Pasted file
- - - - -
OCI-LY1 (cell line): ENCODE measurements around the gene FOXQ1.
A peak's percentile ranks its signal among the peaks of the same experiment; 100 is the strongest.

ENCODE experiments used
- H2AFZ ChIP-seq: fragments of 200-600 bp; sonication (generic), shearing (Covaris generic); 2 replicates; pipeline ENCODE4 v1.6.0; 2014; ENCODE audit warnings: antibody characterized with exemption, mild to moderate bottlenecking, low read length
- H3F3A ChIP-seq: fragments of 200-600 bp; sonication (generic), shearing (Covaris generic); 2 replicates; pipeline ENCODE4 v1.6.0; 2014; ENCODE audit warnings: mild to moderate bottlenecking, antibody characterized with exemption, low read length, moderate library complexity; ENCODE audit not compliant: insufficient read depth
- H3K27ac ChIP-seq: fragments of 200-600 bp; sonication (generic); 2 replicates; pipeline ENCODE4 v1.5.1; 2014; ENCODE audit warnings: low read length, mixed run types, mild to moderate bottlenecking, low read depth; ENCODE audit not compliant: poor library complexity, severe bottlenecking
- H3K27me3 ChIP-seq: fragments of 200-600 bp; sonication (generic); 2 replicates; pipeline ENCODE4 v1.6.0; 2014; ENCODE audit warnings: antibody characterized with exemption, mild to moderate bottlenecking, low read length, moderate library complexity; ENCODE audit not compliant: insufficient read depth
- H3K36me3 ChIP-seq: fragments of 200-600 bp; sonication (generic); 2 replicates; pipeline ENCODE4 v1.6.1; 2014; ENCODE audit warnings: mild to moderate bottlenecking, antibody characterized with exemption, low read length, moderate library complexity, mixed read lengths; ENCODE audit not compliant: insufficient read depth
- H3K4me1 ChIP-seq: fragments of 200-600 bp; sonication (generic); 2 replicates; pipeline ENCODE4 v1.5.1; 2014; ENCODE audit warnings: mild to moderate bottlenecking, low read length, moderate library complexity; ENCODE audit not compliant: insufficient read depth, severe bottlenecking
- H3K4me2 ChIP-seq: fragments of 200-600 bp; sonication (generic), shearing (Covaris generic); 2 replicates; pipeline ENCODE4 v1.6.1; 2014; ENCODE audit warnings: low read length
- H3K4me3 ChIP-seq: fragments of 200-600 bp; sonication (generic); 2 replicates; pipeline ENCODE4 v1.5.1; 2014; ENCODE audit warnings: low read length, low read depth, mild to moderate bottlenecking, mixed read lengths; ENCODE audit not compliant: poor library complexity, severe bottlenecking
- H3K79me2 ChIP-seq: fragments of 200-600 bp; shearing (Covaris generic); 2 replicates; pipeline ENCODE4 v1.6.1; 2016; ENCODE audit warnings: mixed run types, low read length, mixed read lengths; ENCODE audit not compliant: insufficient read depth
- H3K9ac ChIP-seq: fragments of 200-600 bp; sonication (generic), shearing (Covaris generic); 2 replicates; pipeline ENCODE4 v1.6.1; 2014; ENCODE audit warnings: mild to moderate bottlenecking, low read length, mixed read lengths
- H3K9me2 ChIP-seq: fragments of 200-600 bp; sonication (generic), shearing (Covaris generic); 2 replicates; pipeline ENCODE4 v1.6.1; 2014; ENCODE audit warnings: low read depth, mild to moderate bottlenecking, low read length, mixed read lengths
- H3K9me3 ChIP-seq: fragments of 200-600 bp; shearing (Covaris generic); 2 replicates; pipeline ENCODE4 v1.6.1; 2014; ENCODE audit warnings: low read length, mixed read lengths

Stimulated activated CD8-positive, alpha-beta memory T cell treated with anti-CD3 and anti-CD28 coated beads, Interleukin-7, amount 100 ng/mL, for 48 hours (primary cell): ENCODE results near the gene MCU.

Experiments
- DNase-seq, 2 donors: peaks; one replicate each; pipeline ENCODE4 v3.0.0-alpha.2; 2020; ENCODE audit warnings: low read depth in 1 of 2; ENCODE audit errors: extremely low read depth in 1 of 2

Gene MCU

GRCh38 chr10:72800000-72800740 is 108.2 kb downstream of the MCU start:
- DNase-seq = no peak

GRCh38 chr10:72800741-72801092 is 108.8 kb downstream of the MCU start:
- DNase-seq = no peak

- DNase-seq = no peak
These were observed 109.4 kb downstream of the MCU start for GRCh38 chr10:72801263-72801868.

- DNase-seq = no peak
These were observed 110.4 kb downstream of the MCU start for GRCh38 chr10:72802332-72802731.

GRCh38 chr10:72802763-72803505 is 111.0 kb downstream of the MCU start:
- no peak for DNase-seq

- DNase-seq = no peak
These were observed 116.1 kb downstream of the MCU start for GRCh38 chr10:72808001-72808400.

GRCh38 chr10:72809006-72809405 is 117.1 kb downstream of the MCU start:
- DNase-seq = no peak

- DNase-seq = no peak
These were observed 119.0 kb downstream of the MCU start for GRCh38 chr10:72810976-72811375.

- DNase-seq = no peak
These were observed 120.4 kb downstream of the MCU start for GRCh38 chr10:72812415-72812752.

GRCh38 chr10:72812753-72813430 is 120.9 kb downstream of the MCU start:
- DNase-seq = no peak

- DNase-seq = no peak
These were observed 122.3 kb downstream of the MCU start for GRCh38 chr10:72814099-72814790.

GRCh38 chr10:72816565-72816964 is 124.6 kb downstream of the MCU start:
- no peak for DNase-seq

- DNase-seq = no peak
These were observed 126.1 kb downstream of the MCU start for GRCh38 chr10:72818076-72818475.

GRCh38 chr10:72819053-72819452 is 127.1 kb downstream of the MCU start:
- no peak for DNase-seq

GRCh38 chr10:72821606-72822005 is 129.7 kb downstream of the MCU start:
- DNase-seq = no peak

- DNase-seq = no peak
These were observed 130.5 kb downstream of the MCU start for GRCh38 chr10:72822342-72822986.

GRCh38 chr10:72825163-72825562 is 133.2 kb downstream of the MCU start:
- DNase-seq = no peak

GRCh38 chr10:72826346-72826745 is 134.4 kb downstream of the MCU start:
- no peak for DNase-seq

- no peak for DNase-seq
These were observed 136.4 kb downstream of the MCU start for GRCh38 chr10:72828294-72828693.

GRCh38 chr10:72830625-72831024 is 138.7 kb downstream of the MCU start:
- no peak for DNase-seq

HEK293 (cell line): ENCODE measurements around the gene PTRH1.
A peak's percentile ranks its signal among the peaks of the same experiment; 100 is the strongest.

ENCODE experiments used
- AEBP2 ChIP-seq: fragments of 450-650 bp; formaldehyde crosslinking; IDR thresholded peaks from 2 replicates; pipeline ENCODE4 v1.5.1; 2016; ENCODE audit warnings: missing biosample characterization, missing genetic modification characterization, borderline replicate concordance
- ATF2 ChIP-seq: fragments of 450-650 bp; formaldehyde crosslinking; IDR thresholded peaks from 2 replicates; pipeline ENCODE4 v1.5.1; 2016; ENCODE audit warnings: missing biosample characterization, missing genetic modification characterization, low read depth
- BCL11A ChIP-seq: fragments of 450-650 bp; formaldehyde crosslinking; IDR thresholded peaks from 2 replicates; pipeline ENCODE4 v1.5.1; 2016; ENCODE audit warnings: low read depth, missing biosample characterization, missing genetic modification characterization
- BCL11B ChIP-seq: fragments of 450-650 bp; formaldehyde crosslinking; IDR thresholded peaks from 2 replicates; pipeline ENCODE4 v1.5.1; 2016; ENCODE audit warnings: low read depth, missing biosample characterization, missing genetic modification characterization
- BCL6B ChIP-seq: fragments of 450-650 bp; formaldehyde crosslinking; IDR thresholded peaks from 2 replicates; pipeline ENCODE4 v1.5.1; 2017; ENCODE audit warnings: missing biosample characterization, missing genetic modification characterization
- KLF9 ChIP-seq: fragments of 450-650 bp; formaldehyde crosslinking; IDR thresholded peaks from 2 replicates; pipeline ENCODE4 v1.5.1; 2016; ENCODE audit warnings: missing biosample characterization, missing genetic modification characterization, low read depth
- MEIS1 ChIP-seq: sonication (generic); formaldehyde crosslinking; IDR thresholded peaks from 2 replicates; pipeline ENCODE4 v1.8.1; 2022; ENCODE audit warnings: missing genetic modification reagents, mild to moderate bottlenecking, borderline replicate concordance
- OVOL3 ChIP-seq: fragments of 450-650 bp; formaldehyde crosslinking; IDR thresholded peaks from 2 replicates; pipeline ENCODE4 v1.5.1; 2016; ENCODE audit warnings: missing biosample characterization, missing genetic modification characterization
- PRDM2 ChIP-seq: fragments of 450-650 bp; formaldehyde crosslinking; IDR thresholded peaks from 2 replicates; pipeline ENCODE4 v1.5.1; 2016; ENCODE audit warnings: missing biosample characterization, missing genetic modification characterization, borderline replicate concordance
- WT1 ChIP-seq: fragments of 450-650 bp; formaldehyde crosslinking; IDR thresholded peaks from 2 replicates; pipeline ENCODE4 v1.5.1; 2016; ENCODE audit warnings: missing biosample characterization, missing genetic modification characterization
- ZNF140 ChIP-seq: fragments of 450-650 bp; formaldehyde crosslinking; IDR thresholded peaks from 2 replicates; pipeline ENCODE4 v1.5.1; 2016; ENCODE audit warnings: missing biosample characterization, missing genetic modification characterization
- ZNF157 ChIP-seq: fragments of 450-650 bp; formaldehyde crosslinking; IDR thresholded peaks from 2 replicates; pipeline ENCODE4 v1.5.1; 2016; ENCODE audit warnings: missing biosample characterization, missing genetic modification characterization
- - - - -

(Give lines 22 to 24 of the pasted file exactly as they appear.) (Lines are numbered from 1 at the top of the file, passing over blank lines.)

GRCh38 chr10:72800741-72801092 is 108.8 kb downstream of the MCU start:
- DNase-seq = no peak

- DNase-seq = no peak